I became very adamant about checking out my local arcade and playing not only against other people, but completely new games, as well. It was a big year for fighting game fans. I may have skipped over Super Turbo (other than some brief play on my friend Jason’s 3DO), but the series received a reboot with Alpha. The Mortal Kombat series had just gone Ultimate, and Virtua Fighter 2 was shocking players with how far polygonal fighters had come in a single generation of games. I took notice, too. In addition to playing the first game on my 32X, I was pretending to be good with a little Kage action in Virtua Fighter 2 in arcades, myself. I was still mostly ignoring Street Fighter, though… which I don’t really understand. I preferred the gameplay of that series more than all of the others, but I found myself leaning towards these others. Maybe it was because those arcade machines were actually free of crowds? Was I still trying to figure out exactly which game series interested me the most? Who knows?
Things shifted for good the next year, though. My arcade got a gigantic, large-screen, sit-down Street Fighter Alpha 2. The combination of the music, the characters, the animation, and the grand scale of the thing won me over. I still vividly remember seeing that pre-match character layout (which zips into the profiles) for the first time and being amazed at just how slick and refined the whole thing felt, and I even remember that it was Adon that I first went up against.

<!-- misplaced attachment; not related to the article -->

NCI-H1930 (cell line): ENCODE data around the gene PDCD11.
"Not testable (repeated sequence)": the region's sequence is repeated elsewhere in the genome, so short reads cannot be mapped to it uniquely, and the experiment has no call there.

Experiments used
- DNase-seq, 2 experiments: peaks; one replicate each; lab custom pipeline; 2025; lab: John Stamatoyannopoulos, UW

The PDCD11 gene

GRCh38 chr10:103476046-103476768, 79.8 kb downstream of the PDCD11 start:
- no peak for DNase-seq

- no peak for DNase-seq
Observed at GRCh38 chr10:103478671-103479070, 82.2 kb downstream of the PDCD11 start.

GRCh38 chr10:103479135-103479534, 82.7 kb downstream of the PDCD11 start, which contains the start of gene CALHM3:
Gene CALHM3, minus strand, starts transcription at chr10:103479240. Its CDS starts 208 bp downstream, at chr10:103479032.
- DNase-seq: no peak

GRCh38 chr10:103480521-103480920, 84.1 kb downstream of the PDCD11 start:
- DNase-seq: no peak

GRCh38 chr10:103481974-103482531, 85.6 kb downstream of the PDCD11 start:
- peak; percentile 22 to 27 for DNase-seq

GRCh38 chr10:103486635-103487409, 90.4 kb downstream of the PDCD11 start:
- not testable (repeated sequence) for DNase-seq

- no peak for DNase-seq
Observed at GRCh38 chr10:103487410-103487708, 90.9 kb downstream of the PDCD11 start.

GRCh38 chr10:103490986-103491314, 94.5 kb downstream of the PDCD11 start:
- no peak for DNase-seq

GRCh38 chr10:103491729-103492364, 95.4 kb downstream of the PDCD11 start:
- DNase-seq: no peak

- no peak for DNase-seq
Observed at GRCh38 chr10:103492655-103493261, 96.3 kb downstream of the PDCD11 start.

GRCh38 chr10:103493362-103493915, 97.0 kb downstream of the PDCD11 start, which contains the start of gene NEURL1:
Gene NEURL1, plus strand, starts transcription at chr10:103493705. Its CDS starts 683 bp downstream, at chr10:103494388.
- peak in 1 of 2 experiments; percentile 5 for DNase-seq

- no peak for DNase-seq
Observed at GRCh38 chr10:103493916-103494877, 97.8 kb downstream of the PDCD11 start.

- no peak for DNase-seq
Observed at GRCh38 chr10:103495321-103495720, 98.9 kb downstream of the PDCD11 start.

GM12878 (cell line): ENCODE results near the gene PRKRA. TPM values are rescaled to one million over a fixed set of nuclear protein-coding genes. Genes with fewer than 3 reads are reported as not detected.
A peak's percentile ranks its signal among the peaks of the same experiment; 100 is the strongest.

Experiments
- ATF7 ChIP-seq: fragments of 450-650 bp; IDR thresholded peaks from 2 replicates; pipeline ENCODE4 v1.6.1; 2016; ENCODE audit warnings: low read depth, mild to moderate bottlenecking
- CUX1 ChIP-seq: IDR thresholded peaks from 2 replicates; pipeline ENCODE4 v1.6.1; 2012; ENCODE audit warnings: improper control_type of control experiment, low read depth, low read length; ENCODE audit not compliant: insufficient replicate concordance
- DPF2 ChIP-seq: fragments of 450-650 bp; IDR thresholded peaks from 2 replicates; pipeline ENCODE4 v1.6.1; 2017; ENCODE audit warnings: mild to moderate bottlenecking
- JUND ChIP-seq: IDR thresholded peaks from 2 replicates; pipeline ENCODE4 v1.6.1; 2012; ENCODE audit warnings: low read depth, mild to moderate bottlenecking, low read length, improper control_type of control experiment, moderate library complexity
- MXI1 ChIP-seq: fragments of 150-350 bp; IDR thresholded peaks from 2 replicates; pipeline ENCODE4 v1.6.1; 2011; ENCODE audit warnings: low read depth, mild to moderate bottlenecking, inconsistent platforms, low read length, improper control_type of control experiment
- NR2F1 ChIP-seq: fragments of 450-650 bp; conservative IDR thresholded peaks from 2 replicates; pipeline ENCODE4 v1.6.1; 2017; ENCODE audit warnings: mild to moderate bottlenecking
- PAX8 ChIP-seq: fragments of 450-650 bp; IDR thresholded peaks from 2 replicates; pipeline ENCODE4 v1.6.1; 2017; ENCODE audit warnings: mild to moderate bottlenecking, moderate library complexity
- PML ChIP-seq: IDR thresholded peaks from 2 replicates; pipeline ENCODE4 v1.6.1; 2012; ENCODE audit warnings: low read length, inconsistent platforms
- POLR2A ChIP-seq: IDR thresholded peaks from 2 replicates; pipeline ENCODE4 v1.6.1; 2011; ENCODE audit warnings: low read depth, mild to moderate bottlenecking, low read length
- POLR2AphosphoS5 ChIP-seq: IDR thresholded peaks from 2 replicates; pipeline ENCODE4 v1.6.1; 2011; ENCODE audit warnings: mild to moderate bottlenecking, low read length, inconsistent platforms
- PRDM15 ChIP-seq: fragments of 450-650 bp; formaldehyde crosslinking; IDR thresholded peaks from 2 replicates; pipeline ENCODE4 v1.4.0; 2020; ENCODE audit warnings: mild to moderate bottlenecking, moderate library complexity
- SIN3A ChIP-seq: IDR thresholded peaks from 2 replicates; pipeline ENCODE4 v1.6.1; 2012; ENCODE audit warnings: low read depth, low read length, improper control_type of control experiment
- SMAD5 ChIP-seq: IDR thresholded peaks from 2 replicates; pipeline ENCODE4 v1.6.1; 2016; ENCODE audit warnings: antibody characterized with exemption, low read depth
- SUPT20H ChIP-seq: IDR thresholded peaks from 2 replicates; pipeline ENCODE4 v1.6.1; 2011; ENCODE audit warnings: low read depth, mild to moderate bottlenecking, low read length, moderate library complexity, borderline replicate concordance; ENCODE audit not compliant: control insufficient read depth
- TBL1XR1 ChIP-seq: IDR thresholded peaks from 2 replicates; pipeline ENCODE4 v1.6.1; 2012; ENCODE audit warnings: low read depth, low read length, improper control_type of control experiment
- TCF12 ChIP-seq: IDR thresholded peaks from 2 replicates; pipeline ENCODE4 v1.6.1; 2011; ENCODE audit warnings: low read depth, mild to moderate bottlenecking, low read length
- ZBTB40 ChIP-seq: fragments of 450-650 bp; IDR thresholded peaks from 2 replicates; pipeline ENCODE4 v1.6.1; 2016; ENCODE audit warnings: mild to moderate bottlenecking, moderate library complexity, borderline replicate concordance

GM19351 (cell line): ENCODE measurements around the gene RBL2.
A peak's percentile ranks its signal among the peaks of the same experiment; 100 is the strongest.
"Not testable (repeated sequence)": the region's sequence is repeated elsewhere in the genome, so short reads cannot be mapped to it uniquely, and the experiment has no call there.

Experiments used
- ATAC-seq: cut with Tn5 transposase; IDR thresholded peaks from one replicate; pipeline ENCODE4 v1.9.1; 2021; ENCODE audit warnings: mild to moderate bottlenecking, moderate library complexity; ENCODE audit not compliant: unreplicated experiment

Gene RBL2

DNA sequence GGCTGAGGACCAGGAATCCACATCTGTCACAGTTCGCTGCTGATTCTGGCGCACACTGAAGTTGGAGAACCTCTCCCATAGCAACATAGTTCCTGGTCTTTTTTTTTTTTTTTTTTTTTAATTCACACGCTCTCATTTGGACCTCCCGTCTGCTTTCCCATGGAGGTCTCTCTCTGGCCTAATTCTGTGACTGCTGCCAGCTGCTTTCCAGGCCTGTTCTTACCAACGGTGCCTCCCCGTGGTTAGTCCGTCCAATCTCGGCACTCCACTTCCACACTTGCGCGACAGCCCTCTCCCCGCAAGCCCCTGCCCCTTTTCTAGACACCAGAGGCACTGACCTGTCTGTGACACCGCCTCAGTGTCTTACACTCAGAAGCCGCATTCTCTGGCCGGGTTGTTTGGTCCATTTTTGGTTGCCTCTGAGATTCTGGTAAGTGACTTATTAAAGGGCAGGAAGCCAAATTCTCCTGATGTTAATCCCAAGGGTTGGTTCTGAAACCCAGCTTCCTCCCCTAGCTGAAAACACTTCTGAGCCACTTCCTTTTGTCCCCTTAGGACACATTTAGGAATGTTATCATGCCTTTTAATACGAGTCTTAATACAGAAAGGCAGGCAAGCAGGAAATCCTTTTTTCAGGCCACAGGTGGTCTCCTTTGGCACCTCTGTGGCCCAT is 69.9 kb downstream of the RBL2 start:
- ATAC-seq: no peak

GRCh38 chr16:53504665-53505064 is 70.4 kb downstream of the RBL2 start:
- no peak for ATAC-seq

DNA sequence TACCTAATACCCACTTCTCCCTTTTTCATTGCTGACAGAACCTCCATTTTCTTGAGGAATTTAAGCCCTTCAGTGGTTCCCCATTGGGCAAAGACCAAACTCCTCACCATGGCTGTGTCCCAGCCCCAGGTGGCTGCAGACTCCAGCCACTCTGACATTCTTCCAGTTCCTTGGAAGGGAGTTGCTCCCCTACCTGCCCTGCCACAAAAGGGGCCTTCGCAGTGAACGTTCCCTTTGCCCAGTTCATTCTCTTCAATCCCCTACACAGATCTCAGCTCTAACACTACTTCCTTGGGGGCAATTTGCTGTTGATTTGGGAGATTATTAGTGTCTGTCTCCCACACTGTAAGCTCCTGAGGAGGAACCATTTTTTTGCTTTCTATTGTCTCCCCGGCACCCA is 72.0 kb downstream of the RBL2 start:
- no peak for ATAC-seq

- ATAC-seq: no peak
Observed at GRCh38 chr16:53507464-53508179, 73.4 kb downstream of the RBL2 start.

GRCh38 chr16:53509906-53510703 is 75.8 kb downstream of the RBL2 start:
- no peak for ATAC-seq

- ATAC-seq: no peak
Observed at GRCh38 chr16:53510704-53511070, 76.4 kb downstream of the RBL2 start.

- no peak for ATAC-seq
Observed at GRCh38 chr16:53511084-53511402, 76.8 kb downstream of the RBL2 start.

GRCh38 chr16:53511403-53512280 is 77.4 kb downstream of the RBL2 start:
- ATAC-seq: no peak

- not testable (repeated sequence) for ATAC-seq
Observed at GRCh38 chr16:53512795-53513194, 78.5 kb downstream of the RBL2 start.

I think “refined” is the perfect word to describe what I found missing in all of the other games. Mortal Kombat 3 brought the series into more offensive territory with the Run button, but it still felt clunky and imprecise. Virtua Fighter was a great first step into 3D, but the ridiculous floaty jumps were very off-putting (though 2 did an amazing job cleaning it all up). I only briefly dabbled with Tekken until Tag, and only the second game on PS1 (thanks to a demo pack-in with my system). SNK’s games were getting to a fantastic level (despite the hardcore fans problems with the striker system, I’m a huge fan of King of Fighters ’99), but I couldn’t find anyone else to really play them with (at least until college). Here was Street Fighter, pulling everything together so nice and clean. It just… worked.